"…When you hold people up for ridicule, you have to take responsibility when other people act on it.” ~ p.53
This sums up the entire premise of Thirteen Reasons Why, a story about the suicide of a high school girl, Hannah Baker. Hannah explains her own suicide through a series of cassette tapes that she recorded prior to her death. In the tapes, she recounts the people and events that led her to her decision. She even instructs the listener on a guided tour of places where some of these events took place. The tapes are delivered to a list of people one at a time. Each person on the list must listen to the entire collection before passing them on anonymously to the next person mentioned in the tapes. Each of these people has a connection to Hannah’s story.
When Clay Jensen receives these tapes, he’s dumbfounded and horrified. He and Hannah used to be classmates and could’ve potentially been more. He’s instantly sickened when he realizes that he’s received these tapes because of something he could’ve unknowingly done to her. He fights his initial reaction to shut off the tapes because he acknowledges that as painful as it is, he wants to know the truth of what happened to her.
He spends the night roaming around the town they live in, Walkman in hand and her voice on those tapes as his tour guide, describing events that took place. Through dual narrative we get to know Hannah through her voice and Clay through his reactions to everything he hears. All it took was one false rumor when Hannah was a freshman to set things in motion. Each person mentioned in the tapes was responsible for either perpetuating that rumor or following through on it.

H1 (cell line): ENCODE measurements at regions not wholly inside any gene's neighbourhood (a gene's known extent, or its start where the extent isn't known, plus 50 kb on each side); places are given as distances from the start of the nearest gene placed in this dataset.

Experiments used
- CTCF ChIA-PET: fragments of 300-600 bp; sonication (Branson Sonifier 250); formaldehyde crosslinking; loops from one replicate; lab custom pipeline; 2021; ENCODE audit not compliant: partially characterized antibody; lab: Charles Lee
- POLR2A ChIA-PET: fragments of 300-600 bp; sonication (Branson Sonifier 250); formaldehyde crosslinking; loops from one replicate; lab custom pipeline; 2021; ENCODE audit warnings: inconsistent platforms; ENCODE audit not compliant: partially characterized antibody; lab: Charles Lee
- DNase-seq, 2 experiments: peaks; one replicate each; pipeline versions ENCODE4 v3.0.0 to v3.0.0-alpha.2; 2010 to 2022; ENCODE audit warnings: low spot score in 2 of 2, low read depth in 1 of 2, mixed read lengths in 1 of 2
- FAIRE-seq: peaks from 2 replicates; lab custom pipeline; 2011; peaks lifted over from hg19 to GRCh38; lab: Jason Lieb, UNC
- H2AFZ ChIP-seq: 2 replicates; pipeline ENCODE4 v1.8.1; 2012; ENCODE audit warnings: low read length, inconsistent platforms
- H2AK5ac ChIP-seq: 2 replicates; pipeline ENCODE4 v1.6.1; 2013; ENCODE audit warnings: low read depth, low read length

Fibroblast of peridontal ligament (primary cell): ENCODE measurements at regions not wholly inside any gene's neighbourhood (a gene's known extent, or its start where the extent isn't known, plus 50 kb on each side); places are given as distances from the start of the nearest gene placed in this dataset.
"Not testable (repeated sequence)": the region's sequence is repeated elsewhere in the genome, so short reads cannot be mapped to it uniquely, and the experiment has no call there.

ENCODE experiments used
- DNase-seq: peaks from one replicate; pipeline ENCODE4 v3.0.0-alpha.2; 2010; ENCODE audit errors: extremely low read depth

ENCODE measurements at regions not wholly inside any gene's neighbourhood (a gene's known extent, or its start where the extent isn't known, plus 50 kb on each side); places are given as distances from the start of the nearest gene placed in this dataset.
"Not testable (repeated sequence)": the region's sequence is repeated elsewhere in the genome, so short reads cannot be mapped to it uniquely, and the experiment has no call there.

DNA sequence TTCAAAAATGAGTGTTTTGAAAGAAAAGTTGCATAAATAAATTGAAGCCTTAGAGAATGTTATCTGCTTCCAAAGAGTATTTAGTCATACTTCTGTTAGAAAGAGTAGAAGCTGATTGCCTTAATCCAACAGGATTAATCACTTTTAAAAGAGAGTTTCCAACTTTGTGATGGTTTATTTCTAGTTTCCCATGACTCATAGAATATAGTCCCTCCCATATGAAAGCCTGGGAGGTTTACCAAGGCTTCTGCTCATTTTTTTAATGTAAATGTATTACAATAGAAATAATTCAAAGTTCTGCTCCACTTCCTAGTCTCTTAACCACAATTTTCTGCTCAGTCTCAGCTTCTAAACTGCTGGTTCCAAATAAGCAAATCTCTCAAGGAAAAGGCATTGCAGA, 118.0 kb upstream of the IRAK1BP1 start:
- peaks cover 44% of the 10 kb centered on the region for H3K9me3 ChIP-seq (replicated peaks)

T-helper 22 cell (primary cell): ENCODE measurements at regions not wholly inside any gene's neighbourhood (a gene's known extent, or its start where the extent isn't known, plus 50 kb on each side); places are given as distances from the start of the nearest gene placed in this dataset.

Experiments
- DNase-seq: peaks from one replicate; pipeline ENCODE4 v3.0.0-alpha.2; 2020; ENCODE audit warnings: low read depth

Clay obediently listens to Hannah’s recollections though he’s hesitant to learn what kind of a role he played in her death. His confusion is compounded by the fact that he genuinely liked her and had wanted to get closer to her when she was alive. Rumors and his lack of confidence kept him at a distance. As he listens to the tapes, he realizes that for the first time, he’s truly listening to her. And it aches when he thinks of the many little things he could’ve done differently or stopped from happening that could’ve have possibly led to a different outcome.
This is a somber read. Suicide is a heavy subject matter to cover and I think Clay’s narrative adds some perspective to the entire story. He feels genuine empathy towards Hannah but also dismay and anger at her for giving up.
Asher doesn’t provide any commentary on suicide but rather a glimpse into how things can transpire and as he puts it, “snowball”. I thought he did a remarkable job navigating through Hannah’s pain and the effect her death had on some of the people on her list, especially Clay. It has to be gut wrenching to be called out on your behavior, especially by a dead person implicating you as a factor in their death.
This poignant story is a quiet reminder that sometimes a genuine smile, greeting or a kind word really does make all the difference in the world. And rather than having a completely gloomy ending, Clay offers us a little bit of hope.